Hacking in review: how technological innovations come with a dark side


New devices in the past few decades have led to exploits of their vulnerabilities and the fear of privacy breaches. (Photo Courtesy of Fox Business)

Eric Wong, Features Editor

Although there has been numerous innovation in technology over the past decade, the rapid growth has unknowingly opened the door for people to take advantage of vulnerability in various gadgets. Whether it was the notorious iCloud leak or recent news like the breaching of State Department email accounts, hacking is everywhere today. According to a study conducted by Sophos Labs, over 30,000 websites are hacked every day.

To Junior Carlee Svec, hacking is an issue she has faced personally.

“I have been hacked on Facebook,” Svec said. “Someone I didn’t know posted something on my wall.”

Despite this, many Americans are unaware of the definition of hacking and its other aspects. According to Merriam-Webster, a hacker is defined as, “A person who illegally gains access to and sometimes tampers with information in a computer system.” Hacking gained emergence in the 1960’s when universities staged underground hacking tests.

Applied tech teacher Michael Karasch traces hacking from its beginnings to where it is now.

“It goes back to hardware hacking where people would physically solder things apart, and that the actual hacking would be more of a tool,” Karasch said. “Then it sort of developed over time to more software-based hacking as it became more available. There are different subsets like phreaking, which is phone based hacking.

Karasch believes hacking has taken on a new definition as devices grow more and more advanced.

“Hacking has sort of taken on a term to mean anything where you’re modifying code whatever it is,” Karasch said. “If you’re modifying code for just out of curiosity or if you’re modifying it for malicious intent, it’s all considered hacking.”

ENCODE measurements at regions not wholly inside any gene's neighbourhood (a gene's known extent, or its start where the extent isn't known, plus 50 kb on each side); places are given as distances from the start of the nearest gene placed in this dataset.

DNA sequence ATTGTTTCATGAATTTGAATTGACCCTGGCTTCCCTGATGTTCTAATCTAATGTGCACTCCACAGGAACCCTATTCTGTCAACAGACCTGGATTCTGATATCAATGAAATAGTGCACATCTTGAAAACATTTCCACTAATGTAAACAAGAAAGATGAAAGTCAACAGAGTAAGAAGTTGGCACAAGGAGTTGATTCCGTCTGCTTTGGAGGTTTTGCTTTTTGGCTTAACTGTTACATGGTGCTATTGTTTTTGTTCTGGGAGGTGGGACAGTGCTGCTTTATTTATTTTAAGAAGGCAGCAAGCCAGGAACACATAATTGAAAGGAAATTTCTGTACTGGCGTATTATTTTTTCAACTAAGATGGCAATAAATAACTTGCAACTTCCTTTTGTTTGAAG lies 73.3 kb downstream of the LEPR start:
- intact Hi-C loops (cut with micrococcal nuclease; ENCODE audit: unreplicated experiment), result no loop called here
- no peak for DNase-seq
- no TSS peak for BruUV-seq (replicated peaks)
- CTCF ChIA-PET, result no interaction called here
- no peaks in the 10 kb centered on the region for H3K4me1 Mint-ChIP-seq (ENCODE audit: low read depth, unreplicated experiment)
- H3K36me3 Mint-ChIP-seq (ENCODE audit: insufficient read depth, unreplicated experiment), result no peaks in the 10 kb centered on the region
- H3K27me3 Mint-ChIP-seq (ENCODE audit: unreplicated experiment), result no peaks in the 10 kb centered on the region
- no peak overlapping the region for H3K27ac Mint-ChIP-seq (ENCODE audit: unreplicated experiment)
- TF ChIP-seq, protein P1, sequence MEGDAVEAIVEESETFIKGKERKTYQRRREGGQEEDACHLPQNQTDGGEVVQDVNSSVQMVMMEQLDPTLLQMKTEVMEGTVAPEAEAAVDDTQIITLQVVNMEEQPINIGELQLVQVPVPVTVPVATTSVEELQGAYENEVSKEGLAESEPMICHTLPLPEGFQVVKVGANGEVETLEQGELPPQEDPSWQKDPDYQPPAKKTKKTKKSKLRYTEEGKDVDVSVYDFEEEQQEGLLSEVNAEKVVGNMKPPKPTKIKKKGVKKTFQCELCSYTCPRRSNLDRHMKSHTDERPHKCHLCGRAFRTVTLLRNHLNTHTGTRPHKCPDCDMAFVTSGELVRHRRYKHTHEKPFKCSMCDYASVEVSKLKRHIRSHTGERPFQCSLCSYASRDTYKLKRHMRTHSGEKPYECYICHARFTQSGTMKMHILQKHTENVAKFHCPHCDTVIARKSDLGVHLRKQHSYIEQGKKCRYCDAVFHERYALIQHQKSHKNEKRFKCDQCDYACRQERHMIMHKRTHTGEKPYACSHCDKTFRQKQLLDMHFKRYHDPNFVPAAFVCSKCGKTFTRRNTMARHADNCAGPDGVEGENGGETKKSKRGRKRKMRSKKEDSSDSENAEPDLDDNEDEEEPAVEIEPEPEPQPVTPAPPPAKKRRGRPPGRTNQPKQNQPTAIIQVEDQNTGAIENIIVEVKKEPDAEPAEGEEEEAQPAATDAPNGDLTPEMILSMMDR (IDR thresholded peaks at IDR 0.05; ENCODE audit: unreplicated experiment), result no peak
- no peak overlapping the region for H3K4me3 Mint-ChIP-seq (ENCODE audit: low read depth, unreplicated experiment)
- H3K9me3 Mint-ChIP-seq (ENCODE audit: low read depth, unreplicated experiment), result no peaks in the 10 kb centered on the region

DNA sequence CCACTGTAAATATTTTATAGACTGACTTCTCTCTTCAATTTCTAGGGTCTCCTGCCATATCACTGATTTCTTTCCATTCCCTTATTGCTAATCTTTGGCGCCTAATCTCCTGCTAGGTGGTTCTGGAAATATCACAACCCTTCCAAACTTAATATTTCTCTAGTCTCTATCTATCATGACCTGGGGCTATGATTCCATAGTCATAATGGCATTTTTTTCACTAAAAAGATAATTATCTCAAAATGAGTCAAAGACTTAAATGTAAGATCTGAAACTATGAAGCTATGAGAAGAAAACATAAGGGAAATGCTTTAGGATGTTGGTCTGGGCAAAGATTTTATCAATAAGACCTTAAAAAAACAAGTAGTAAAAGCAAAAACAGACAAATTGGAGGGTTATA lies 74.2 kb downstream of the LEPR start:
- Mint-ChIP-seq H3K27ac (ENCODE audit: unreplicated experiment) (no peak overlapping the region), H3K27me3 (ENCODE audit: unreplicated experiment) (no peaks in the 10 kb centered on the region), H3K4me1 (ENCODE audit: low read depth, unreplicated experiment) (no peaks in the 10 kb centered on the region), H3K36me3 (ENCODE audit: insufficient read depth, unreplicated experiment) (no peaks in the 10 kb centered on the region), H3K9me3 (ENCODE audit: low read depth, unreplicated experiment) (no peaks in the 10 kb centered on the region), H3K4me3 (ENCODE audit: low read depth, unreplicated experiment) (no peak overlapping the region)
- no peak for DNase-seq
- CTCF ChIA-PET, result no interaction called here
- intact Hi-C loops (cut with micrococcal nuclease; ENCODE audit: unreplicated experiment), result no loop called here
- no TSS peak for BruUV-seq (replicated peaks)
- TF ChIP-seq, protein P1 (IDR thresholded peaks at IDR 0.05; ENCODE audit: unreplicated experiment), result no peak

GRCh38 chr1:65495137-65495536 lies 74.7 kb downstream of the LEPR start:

In addition, many have a negative conception of hacking, which is not true. Hacking for a greater cause was witnessed in 1998, when Chris Wysopal and his hacking group, L0pht Heavy Industries, found a way to shut down the internet completely for the entire country. Rather than abusing this info, Wysopal brought this info to the U.S. senate in an effort to raise awareness for the internet’s faulty security. Over time, hacking without malevolent purposes would gain the name “White hat.”

Various methods of hacking can be benevolent, according to Karasch.

“Companies will hire a hacker to test their security and call it network penetration testing. They will say, ‘Hey, can you get into our servers?’ because they figure if they can pay somebody to try and do it, then they will know if they’re vulnerable,” Karasch said. “In addition, open source software is basically an open invitation to find bugs, find issues, find things that are wrong and let us know, there’s a lot of that. Then there are people who, because they think it’s right, will hack things just to let the world know.”

Despite this, hacking can be extremely dangerous if used for foul play. One question on the minds of many is how to effectively protect your gadgets. The FBI’s official website lists important tips to follow when protecting your computer: keep your firewall turned on, install or update your antivirus software and antispyware technology, keep your operating system up to date, be careful what you download and turn off your computer.